Sunday, September 4, 2011

Book Recommendation: Attached.

Prior to 1950, parents were told not to coddle their children for fear of making them soft. Sick children stayed in the hospital alone, allowed to see their parents only during visiting hours. The work of John Bowlby and Mary Ainsworth, the creators of attachment theory, changed America's approach to child raising. They discovered that children don't just need food, water, and warmth, they also need affection, love, and touch. When children don't get this, they development serious emotional and physical problems.

Bowlby and Ainsworth proposed that humans are endowed with an attachment system which propels them to connect with others, first with parents and later with romantic partners. The attachment system drives us to be close, and it freaks out when an attachment is threatened.

Ever have a partner fail to call you when they were supposed to and you started to get worried and develop theories ("Did they leave me?" "Did they get in an accident?" "Are they cheating?")? That is your attachment system being activated.

Attached. The New Science of Adult Attachment and How it Can Help You Find - and Keep Love is less a book about attachment theory and more a simple to use guide on how use the theory to, well, find and keep love. It is super readable, and I recommend it to pretty much everyone who wants to create a good relationship.

However, maybe you don't want to buy this book, and instead of a few hours, you only want to spend a few minutes learning about how attachment theory can help you. Awesome, because I am going to break it down right here in this blogpost.

Before I get to it, it is important to point out that attachment theory is backed up by reams of empirical research. Therefore, this is not an ordinary self-help relationship book. It is science, baby, and so is my distillation of the book's main points:

1. "Dependency is not a bad word." This was the biggest thing I learned from this book. According to the authors, everyone in a relationship is dependent on their partner. This is not a bad thing. It is the way evolution made us. 

Like toddlers who feel empowered to explore the world around them as long as they know mommy is there, adults who feel secure in their relationship are empowered to develop their individual selves. Hence, the "dependency paradox": people are better able to be an individual in the context of a good relationship.

This flies in the face of the belief in American culture that you should not have to depend on anyone else. As a therapist, I often here from clients that they fear asking for support from their partner because they believe this makes them weak. According to Levine and Heller, the opposite is true. Asking for what you need makes it more likely you will get it or realize that you are unable to get what you need from your current relationship.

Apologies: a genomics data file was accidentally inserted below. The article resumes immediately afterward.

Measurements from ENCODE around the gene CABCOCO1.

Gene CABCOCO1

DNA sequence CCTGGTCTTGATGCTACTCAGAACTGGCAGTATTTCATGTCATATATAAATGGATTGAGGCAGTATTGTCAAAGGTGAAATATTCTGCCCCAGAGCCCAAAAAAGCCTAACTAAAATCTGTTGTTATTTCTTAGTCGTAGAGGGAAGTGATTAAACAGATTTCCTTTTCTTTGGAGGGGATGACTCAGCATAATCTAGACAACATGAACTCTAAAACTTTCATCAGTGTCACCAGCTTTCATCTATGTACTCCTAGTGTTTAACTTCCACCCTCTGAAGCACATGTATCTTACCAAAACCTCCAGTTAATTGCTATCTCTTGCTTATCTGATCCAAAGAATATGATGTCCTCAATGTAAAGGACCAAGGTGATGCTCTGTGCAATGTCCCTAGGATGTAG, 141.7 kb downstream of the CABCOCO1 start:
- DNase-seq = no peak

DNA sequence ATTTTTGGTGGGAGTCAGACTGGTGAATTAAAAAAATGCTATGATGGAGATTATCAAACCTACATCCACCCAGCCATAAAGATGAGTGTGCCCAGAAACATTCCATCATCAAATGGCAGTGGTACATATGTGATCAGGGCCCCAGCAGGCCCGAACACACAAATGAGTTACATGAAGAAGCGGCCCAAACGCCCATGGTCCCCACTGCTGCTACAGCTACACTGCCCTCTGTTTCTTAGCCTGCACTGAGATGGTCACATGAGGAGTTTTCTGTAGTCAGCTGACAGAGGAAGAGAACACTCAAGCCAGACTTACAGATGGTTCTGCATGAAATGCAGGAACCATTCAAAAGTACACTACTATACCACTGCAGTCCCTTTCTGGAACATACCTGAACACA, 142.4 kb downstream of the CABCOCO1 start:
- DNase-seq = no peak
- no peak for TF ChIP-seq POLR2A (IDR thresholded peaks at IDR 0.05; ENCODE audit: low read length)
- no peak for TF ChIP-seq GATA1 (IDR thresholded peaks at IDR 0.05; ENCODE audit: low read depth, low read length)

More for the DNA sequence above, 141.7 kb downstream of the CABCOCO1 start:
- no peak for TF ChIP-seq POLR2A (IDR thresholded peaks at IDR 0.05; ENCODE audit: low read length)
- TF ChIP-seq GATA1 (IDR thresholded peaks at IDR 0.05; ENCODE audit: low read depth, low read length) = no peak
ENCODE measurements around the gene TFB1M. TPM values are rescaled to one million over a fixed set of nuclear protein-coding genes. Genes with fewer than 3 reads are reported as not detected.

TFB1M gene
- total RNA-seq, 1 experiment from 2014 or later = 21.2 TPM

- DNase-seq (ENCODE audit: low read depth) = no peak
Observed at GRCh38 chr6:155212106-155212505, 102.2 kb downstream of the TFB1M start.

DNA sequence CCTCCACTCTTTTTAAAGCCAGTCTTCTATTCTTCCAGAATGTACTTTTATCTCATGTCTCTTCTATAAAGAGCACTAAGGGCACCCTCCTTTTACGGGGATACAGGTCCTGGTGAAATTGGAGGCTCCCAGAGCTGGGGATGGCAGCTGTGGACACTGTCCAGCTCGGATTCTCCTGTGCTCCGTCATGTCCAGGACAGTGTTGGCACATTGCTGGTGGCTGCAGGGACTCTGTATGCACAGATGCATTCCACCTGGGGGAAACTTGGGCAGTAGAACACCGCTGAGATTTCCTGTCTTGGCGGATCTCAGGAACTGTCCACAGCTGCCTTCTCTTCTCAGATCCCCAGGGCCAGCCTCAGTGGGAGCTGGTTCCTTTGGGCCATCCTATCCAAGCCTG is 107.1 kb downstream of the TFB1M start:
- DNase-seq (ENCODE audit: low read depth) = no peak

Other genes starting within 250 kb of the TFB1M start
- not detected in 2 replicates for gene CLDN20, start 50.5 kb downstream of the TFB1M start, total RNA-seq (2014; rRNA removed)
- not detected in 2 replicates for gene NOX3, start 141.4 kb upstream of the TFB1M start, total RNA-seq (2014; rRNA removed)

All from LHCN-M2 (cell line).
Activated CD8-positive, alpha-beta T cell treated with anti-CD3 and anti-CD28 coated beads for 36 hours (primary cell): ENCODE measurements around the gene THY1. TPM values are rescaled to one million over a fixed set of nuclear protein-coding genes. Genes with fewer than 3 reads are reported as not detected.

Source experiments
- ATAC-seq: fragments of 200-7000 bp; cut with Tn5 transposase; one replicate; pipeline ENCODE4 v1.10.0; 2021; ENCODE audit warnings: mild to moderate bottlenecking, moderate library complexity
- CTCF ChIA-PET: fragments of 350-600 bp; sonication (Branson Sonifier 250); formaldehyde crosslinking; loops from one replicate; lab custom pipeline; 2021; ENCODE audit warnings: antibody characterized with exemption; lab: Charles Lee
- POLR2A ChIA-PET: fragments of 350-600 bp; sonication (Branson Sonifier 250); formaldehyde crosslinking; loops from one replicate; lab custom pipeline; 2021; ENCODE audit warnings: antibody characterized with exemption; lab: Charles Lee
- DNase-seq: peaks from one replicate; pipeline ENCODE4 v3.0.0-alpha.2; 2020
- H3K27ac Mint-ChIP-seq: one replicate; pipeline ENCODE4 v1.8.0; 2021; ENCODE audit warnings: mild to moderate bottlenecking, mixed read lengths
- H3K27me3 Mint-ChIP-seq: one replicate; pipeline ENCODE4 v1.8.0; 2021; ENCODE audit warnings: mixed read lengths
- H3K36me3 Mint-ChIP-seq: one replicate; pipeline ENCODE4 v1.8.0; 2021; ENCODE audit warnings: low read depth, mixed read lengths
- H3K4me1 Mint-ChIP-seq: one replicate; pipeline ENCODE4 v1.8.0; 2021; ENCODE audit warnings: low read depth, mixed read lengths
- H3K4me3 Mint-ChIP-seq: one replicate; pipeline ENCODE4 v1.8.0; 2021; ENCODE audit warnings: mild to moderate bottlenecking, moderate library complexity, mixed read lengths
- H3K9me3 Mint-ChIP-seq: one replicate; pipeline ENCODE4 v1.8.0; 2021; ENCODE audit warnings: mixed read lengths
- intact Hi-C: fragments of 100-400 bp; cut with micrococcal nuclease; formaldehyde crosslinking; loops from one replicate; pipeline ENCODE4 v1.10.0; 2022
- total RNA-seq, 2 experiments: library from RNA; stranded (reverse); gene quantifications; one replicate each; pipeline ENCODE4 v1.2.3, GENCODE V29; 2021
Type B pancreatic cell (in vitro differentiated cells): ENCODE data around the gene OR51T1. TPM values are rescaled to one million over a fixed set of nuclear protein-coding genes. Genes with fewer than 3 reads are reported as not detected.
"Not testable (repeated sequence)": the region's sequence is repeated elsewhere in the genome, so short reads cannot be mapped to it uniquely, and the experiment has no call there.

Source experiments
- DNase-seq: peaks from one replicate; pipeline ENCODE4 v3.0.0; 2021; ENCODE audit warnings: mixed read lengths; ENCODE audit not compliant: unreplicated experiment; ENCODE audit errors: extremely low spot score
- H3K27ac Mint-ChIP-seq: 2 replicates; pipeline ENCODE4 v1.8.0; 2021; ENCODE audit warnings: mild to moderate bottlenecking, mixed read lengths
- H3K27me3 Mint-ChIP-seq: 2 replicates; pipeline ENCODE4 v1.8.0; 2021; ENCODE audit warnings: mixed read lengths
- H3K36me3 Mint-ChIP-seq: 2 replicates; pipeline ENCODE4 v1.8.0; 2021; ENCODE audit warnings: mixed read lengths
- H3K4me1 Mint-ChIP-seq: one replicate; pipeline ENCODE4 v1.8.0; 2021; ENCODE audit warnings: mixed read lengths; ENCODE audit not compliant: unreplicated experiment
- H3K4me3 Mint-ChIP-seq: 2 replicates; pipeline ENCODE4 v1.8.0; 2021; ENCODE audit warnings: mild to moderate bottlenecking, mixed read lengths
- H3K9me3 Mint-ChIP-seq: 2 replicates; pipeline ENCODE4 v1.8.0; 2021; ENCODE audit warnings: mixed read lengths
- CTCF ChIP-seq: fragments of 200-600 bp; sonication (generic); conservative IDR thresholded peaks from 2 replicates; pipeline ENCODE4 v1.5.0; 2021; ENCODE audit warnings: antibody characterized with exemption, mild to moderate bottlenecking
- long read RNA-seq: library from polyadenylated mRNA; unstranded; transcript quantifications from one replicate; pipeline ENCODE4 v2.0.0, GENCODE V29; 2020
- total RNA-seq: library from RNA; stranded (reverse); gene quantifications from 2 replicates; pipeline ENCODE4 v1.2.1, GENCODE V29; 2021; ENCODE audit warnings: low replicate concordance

2. There are happy relationships out there. You can have one.

3. There are four types of attachment systems: secure, anxious, avoidant, and disorganized (which the authors call anxious/avoidant and only mention briefly because it is rare.) Fifty percent of people are secure, twenty percent are anxious, twenty five percent are avoidant, and five percent are anxious/avoidant. Your type of attachment system is a product of how you were raised, your biology, and your experiences in other relationships.

Attachments are relatively stable but they can change. The authors provide a quiz to find out your own attachment type as well as one for figuring out your partner's type.

4. People with anxious attachment systems are afraid of being left more than others. They often don't speak up for what they need because they are afraid of being seen as clingy. Unfortunately, when they don't speak up for what they need, they don't get what they need, and then they actually do get clingy.

Calling your partner a million times, threatening to break up, trying to make your partner jealous - these are behaviors anxious people engage in when they feel threatened. The good news is when they feel safe, anxious people calm down and make good partners.

There are two big pieces of advice for anxious people: one don't get involved with avoidant people (more on this below) and two, communicate your needs. As an anxious person, who really need someone who is going to show up for you, otherwise your attachment system will go haywire. Therefore, be straight up about what you need to feel secure. Whatever anyone tells you, don't try to downplay your needs to try to win someone over. This strategy will backfire in the end.

If you are in a relationship with an anxious person, it is your job to make them feel secure. When you do, they will calm down. Don't try to wait for them to give you space and then give them the security they need. It works the other way around.

5. People with avoidant attachment systems fear having their independence taken away. When they don't get the space they need, they tend to put their partners down, to put up roadblocks to closeness, and to send mixed signals about what they want. According to Levine and Heller, avoidant folks are the roughest to be in relationship with, but they can learn to be close if they really want to and if they learn to communicate their space needs and these needs are met.